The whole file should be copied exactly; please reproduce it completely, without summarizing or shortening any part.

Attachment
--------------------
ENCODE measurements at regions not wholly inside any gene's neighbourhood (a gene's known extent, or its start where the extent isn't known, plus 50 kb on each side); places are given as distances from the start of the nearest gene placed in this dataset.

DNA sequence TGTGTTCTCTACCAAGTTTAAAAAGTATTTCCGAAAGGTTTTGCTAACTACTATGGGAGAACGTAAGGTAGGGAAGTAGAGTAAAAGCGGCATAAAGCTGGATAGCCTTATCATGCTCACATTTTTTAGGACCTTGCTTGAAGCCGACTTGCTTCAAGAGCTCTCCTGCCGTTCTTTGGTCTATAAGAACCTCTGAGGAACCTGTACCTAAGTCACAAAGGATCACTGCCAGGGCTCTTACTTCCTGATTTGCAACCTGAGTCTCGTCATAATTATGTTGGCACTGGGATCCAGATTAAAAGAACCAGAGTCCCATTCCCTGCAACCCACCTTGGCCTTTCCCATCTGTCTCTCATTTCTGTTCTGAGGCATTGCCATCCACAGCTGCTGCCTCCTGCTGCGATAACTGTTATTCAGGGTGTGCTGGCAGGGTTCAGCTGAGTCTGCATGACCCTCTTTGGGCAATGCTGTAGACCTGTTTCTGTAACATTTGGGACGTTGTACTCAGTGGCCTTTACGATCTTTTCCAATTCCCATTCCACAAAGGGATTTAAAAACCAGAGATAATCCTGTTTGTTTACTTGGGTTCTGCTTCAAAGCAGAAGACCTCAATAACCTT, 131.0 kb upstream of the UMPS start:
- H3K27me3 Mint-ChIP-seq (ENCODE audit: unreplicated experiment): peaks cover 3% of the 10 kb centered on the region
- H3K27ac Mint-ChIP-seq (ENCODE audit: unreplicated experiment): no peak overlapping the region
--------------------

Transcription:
ENCODE measurements at regions not wholly inside any gene's neighbourhood (a gene's known extent, or its start where the extent isn't known, plus 50 kb on each side); places are given as distances from the start of the nearest gene placed in this dataset.

DNA sequence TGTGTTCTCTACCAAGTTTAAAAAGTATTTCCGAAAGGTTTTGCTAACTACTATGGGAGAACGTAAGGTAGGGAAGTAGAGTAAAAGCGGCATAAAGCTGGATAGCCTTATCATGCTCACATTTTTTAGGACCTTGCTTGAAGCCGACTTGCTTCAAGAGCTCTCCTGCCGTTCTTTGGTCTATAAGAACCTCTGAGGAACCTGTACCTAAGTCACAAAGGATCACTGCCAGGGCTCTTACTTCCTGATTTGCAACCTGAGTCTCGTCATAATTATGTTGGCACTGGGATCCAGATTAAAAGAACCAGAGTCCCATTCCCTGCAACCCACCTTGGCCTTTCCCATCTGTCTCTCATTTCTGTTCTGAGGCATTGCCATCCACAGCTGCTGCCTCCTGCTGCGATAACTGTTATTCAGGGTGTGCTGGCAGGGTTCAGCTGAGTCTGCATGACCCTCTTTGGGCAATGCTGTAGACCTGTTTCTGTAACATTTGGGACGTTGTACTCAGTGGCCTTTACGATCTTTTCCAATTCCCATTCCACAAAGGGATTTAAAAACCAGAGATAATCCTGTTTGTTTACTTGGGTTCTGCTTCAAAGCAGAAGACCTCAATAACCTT, 131.0 kb upstream of the UMPS start:
- H3K27me3 Mint-ChIP-seq (ENCODE audit: unreplicated experiment): peaks cover 3% of the 10 kb centered on the region
- H3K27ac Mint-ChIP-seq (ENCODE audit: unreplicated experiment): no peak overlapping the region